Interestingly, the price of tickets also differs depending on the season: from November to March, they cost €6 (normal fare) or €3 (reduced fare); and from April to October, they cost €12 (normal rate) or €6 (reduced rate)!

Omonia Square

The next stop on this Athens itinerary is Omonia Square (in Greek, Πλατεία Ομονοίας or Plateía Omonoías), one of the main squares in the Greek capital. Designed in 1846, it was first called Palace Square (in Greek, Πλατεία Ανακτόρων or Plateía Anaktóron) and later Otto Square (in Greek, Πλατεία Όθωνος or Plateía Óthonos).

Omonia Square is served by the metro station Omonia, where the M1 (green) and M2 (red) lines stop!

Monastiraki Square

This Athens itinerary continues in Monastiraki Square (in Greek, Πλατεία Μοναστηρακίου or Plateía Monastirakíou), another of the most popular squares in the city. And here, there are two religious temples that stand out: the Church of Panagia Pantanassa (in Greek, Εκκλησία της Παναγίας Παντανάσσης or Ekklisía tis Panagías Pantanássis) and the Tzistarakis Mosque (in Greek, Τζαμί Τζισταράκη or Tzamí Tzistaráki).

Church of Panagia Pantanassa

The Monastiraki neighborhood is one of the areas of Athens that I recommend the most, if you want to go shopping or taste local delicacies. Therefore, from Monastiraki Square, go through Pandrossou Street or Adrianou Street – the latter, behind Hadrian’s Adriano’s!

Monastiraki Square is served by the metro station Monastiraki, where the M1 (green) and M3 (blue) lines stop!

Ermou Street

The next stop on this Athens itinerary is Ermou Street (in Greek, Οδός Ερμού or Odós Ermoú), a street that connects the Archaeological Site of Kerameikos to Syntagma Square and crosses the neighborhoods of Psyri or Psiri (Ψυρρή or Psyrrí), Thiseio or Thissio (in Greek, Θησείο or Thiseío) and Monastiraki.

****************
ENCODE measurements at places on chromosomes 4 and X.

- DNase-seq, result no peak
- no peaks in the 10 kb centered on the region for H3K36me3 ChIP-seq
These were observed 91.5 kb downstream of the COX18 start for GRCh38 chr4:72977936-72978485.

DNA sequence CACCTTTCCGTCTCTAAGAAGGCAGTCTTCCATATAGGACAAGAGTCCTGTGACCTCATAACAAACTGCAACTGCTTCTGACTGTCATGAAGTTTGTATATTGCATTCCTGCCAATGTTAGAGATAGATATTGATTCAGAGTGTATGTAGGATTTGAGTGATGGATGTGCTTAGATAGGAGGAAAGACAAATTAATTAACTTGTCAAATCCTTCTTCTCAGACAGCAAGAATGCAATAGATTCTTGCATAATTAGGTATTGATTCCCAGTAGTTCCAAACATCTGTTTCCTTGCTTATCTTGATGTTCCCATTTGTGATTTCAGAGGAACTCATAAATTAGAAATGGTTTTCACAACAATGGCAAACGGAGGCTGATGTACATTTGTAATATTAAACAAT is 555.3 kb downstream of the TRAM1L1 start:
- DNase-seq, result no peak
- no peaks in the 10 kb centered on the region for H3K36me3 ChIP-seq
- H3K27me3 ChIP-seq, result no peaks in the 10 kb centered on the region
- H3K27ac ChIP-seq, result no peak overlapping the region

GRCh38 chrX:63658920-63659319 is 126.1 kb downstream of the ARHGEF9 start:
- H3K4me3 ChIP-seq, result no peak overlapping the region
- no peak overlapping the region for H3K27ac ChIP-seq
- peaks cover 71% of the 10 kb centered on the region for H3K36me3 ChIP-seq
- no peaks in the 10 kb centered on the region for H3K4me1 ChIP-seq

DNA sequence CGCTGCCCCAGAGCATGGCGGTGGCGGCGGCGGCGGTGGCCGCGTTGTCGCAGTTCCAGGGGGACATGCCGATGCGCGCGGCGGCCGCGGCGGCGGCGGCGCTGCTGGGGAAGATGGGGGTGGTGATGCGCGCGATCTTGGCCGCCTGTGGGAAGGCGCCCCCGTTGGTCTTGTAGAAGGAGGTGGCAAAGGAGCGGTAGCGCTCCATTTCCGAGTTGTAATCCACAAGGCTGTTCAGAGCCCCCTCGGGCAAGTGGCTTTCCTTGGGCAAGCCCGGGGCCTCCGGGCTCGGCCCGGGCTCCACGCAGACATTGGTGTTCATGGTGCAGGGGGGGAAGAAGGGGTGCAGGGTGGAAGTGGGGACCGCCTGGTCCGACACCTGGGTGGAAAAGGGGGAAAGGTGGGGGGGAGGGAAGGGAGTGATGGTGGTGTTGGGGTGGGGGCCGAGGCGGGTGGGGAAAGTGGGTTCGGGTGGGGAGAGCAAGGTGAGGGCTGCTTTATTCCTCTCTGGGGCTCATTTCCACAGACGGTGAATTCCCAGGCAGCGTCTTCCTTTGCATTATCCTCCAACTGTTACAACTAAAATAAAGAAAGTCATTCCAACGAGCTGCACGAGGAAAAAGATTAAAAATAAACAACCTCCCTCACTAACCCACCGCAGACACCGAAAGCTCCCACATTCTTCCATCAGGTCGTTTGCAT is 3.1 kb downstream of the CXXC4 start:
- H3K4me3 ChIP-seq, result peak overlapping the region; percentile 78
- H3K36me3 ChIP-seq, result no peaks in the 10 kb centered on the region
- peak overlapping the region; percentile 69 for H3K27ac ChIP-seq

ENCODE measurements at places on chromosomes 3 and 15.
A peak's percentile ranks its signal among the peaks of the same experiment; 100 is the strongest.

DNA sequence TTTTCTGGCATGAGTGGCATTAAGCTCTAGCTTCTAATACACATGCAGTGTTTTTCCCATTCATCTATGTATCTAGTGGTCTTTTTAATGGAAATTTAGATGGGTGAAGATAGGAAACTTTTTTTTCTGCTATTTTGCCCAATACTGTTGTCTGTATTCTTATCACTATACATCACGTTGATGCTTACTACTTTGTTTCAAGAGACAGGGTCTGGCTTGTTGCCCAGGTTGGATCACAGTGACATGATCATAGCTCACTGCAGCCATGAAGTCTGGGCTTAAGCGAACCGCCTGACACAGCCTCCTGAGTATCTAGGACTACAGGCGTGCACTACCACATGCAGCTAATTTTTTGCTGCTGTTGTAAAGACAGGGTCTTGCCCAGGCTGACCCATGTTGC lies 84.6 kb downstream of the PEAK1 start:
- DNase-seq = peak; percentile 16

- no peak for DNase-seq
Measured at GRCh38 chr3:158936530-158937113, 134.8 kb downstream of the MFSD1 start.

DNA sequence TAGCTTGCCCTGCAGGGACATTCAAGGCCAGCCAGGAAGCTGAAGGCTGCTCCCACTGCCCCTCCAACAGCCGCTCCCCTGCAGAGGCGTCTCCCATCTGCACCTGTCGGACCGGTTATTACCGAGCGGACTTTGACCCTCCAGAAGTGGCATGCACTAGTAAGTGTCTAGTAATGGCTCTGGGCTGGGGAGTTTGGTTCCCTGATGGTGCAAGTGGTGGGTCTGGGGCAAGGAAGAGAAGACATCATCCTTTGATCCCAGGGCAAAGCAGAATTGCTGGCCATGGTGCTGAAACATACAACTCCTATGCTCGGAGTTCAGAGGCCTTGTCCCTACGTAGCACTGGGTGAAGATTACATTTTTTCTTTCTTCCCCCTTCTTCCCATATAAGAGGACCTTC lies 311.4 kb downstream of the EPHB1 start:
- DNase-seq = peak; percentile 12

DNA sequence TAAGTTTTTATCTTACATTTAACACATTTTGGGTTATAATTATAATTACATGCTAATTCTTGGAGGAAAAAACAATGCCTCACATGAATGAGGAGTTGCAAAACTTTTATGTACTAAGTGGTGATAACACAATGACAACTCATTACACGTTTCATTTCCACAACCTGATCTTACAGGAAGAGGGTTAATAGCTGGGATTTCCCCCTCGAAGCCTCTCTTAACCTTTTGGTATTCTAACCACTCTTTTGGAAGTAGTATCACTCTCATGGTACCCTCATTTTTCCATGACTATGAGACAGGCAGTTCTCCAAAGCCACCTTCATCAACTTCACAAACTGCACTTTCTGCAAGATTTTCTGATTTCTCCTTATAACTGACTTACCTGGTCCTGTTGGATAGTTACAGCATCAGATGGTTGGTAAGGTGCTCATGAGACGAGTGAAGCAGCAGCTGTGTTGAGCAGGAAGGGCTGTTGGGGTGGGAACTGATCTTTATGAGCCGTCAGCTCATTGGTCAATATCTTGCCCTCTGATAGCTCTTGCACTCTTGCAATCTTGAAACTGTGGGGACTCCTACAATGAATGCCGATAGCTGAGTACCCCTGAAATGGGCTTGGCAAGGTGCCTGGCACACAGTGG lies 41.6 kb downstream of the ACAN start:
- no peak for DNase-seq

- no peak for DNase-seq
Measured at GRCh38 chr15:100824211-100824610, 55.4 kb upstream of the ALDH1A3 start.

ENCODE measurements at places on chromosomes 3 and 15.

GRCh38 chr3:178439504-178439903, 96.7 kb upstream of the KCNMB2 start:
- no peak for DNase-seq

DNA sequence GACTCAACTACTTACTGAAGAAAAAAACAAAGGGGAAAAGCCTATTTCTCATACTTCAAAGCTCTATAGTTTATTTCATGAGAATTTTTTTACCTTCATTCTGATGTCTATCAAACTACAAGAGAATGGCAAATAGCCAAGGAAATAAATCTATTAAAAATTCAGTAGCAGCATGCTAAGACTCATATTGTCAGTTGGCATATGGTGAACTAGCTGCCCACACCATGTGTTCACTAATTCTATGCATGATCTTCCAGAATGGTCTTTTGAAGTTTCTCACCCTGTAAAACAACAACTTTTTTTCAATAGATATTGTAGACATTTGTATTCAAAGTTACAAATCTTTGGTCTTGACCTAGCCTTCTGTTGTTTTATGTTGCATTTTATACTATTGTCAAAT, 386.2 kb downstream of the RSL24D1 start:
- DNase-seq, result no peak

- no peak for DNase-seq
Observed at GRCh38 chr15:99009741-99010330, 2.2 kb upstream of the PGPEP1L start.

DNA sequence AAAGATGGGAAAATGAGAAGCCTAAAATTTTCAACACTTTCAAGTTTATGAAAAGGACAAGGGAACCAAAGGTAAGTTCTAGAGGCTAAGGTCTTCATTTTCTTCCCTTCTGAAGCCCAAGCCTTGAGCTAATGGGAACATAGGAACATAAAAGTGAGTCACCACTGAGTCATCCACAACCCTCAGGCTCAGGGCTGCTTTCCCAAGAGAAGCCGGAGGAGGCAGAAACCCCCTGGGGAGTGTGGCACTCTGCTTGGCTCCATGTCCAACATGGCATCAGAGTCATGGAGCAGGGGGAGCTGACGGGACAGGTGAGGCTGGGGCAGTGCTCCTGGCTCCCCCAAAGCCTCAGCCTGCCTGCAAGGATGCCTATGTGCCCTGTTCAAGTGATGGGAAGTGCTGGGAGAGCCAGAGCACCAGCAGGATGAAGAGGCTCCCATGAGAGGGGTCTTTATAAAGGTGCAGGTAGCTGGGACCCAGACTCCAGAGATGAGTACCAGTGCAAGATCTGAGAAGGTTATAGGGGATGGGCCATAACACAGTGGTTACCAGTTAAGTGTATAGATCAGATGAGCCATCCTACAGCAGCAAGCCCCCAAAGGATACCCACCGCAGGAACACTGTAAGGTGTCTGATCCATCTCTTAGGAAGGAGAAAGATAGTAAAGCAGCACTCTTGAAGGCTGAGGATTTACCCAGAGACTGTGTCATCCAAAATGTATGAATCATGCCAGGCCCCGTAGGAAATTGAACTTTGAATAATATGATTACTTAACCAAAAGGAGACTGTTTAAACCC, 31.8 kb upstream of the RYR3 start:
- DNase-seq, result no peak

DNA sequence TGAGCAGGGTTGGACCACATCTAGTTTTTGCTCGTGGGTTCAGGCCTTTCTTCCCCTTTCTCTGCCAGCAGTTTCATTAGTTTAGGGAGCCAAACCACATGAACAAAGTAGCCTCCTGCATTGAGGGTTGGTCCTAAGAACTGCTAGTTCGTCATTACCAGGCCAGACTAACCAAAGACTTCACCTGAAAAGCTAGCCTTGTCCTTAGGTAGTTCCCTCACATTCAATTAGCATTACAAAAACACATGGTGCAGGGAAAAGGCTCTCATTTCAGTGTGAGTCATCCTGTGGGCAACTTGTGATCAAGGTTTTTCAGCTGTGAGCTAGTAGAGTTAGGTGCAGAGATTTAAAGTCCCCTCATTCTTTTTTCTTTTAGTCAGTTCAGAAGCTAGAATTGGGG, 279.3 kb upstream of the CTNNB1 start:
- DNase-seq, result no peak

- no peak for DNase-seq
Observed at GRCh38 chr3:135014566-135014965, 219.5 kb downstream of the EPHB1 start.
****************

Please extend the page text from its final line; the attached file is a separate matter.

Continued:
Ermou Street
Church of Panagia Kapnikarea

The abundance of international brand stores makes Ermou Street one of the busiest in Athens and one of the most expensive in Europe. On the other hand, it’s here where the Church of Panaghia Kapnikarea (in Greek, Εκκλησία της Παναγίας Καπνικαρέας or Ekklisía tis Panagías Kapnikaréas) is situated, an Orthodox church in the Byzantine style!

Syntagma Square

This Athens itinerary continues in Syntagma Square (in Greek, Πλατεία Συντάγματος or Plateía Syntágmatos), the most important and emblematic square of the Greek capital.

Syntagma Square is the largest square in mainland Greece and the second largest in the country, after Spianada Square (in Greek, Πλατεία Σπιανάδα or Plateía Spianáda) on the island of Corfu.

Frequented by tourists and locals alike, Syntagma Square is one of Athens’ most popular venues for concerts, demonstrations, and other street events.

Syntagma Square is served by the metro station Syntagma, where the M2 (red) and M3 (blue) lines stop!

Hellenic Parliament

The third day of this Athens itinerary ends at the Hellenic Parliament (in Greek, Βουλή των Ελλήνων or Voulí ton Ellínon), an imposing building installed facing Syntagma Square. And did you know that this is also the Old Palace (in Greek, Παλαιά Ανάκτορα or Palaiá Anáktora), the former official residence of the Greek Royal Family?

In front of the Hellenic Parliament, you’ll find the Tomb of the Unknown Soldier (in Greek, Μνημείο του Αγνώστου Στρατιώτη or Mnimeío tou Agnostou Stratióti). This monument is guarded by the Evzones (in Greek, Εύζωνες or Évzones) – members of the Greek Presidential Guard, who always wear traditional uniforms.

Athens Itinerary – Day 4

Lycabettus

The fourth and last day of this Athens itinerary starts at Lycabettus (in Greek, Λυκαβηττός or Lykavittós), another of the seven historic hills of Athens.